Guide-savings.beThe financial world knows “good” and “bad” debts. But what is the difference? Why are some debts better than others? And in what cases can good debts become bad? Guide-epargne.be explains the difference.
In collaboration with Guide-epargne.be
The definition of the word “debts”: the financial obligations that you have towards a person, a company or another body that has lent you money. In other words: by borrowing money, you get into debt. An example: you go to a financial institution because you want to buy something for which you do not have enough money at the moment or for which you prefer not to use (all) your cash.
Outstanding debt and market value
We speak of ‘bad debts’ when the market or market value of the property for which you have borrowed is lower than the outstanding amount of the loan. A good example of a ‘bad debt’: borrowing to take a trip. Once this trip is over, you will still have to continue repaying the loan. Another example of bad debt: a home that loses its value so quickly that the outstanding debt for the loan is greater than the amount you could get from selling that home. The reverse is true for good debts. In this case, the market or market value of the property for which you borrowed is greater than the outstanding amount of the loan.
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The nature of the debt can change
Another way to estimate the nature of debts is to look at the purpose for which you are going into debt. Thus, you can borrow to buy a home. In case the latter increases in value over time and its sale brings you more than the amount you paid for the purchase and the loan, you could get a good deal. In this case, your home loan would have been an example of good debt.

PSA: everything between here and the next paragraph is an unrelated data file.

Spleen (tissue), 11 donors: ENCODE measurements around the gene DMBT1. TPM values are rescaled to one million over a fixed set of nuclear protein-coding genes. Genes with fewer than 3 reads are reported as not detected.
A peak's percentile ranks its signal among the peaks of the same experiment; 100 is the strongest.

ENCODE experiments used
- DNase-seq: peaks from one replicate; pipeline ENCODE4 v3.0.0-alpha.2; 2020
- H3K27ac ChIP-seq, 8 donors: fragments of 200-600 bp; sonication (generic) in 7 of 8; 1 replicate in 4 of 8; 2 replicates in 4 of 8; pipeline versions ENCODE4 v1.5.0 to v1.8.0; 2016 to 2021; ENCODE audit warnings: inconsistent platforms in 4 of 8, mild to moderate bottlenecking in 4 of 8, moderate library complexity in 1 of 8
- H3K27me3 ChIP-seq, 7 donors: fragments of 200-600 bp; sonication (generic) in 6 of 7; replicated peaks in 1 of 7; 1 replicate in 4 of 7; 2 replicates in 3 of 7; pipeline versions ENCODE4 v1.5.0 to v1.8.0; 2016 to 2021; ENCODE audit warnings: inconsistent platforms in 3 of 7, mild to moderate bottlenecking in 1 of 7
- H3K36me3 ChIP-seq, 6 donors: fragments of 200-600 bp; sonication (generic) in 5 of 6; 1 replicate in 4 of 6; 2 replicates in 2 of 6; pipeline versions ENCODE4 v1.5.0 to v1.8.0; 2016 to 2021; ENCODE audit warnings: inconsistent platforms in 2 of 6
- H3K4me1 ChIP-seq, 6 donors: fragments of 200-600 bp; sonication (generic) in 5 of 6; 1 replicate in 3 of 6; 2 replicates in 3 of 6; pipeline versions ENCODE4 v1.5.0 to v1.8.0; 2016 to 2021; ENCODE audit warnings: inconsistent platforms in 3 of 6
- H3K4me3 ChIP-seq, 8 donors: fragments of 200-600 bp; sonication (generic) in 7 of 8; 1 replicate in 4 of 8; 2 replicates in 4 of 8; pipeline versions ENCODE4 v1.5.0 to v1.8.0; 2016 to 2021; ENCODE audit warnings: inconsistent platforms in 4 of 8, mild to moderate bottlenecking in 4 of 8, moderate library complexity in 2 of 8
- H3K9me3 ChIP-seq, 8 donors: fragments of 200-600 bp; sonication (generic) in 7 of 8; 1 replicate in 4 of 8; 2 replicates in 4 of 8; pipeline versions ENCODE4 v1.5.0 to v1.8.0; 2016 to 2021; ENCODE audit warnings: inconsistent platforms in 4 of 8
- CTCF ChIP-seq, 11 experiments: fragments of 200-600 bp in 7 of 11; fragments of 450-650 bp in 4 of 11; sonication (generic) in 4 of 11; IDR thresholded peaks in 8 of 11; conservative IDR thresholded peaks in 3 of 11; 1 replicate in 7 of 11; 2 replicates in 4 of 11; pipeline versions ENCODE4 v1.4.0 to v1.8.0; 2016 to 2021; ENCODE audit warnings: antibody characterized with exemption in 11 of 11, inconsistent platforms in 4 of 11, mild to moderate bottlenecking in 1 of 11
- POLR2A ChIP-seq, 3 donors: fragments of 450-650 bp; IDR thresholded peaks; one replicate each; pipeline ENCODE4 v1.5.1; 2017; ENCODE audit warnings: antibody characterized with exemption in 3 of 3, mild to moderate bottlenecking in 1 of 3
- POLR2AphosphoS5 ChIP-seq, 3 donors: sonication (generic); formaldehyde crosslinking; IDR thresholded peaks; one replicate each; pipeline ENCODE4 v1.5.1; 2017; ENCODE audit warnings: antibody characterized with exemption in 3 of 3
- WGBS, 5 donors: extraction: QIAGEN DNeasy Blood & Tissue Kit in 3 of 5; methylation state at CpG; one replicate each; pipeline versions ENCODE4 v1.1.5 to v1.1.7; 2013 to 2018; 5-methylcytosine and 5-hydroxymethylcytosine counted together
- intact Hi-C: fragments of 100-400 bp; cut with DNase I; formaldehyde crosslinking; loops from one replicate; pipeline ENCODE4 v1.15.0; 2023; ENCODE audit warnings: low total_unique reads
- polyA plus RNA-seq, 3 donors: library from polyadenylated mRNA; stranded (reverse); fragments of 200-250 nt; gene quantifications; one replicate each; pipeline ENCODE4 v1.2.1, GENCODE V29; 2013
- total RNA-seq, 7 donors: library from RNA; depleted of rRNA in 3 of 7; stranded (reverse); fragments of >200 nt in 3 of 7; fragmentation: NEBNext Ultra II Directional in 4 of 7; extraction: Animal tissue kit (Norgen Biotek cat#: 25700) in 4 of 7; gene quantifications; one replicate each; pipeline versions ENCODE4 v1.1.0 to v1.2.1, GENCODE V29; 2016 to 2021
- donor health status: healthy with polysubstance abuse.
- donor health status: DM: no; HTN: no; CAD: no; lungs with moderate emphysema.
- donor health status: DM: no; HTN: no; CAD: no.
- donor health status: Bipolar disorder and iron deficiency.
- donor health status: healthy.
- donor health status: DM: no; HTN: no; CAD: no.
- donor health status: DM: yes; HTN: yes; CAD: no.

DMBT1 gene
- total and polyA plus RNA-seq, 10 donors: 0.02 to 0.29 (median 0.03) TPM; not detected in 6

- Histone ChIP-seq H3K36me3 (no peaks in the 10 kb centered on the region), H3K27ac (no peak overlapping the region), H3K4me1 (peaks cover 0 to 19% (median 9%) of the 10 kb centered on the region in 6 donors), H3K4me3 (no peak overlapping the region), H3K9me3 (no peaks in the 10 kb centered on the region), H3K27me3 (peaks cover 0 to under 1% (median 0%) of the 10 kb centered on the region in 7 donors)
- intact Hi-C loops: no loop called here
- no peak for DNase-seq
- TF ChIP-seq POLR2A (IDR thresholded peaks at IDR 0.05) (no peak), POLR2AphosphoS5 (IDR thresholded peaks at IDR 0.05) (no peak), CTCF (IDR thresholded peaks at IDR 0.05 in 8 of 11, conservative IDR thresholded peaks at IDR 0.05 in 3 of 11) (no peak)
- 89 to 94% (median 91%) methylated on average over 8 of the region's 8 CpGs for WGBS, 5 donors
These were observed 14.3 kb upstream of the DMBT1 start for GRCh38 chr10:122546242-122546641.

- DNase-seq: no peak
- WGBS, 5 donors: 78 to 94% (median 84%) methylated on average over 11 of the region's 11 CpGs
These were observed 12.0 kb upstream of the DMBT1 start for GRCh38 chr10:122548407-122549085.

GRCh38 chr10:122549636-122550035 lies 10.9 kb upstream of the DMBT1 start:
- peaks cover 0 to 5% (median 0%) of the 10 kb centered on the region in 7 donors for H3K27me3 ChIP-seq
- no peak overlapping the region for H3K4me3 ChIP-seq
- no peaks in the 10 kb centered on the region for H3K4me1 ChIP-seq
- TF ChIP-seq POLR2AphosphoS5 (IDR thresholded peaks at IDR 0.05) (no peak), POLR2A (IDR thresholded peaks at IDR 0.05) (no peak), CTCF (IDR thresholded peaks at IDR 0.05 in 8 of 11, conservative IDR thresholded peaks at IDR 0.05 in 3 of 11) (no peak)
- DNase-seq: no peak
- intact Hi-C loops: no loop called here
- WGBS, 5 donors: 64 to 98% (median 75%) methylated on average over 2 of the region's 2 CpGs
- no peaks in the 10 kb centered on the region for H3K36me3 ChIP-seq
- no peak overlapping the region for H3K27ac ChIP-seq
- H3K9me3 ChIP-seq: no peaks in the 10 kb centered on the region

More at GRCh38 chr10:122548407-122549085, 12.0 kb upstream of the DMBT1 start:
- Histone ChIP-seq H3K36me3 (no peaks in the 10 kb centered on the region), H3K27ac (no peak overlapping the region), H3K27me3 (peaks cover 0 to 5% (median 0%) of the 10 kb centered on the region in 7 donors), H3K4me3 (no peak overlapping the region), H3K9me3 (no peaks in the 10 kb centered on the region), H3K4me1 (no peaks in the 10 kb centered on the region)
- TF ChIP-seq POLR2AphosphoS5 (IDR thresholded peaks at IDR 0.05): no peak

Does this mean that every mortgage is good debt? No, because as we have already mentioned, the value of your home can also go down. This is the case, for example, when considerable soil contamination is observed, as a result of which the value of your home will fall below the amount you paid for it and for your mortgage.
All is relative
Moreover, it is not always possible to make a very clear distinction between good and bad debts. If you borrow for training, for example, you will need to continue repaying that loan after you complete that training. But is it bad debt for this reason? It may be that this training has allowed you to find a new, better paying job, which could earn you much more than you expected in the long run.
Of course, you prefer to borrow for a purchase that will increase in value over time, generate income, or help you generate income. However, no one has a crystal ball. You will never have concrete guarantees. Suppose you need money urgently and sell your car below market value for this purpose. Then you will borrow to buy it back. Is this good or bad debt? This is also relative…
Anyway: before going into debt again, you should check whether you will indeed be able to repay your debts. In order to minimize the costs related to possible new debts, it is in your interest to compare the offers of the different credit providers. the Guide-epargne.be comparator is a good starting point for this.
Read more on Guide-epargne.be:
Already 2,000 households have had their mortgages deferred due to high energy prices
Do not fall into the following traps when taking out a mortgage loan!
Should you opt for a fixed or variable rate mortgage?
This article is brought to you by our partner Guide-epargne.be. Guide-epargne.be is an independent comparator of banking products and seeks competitive prices as well as better rates.
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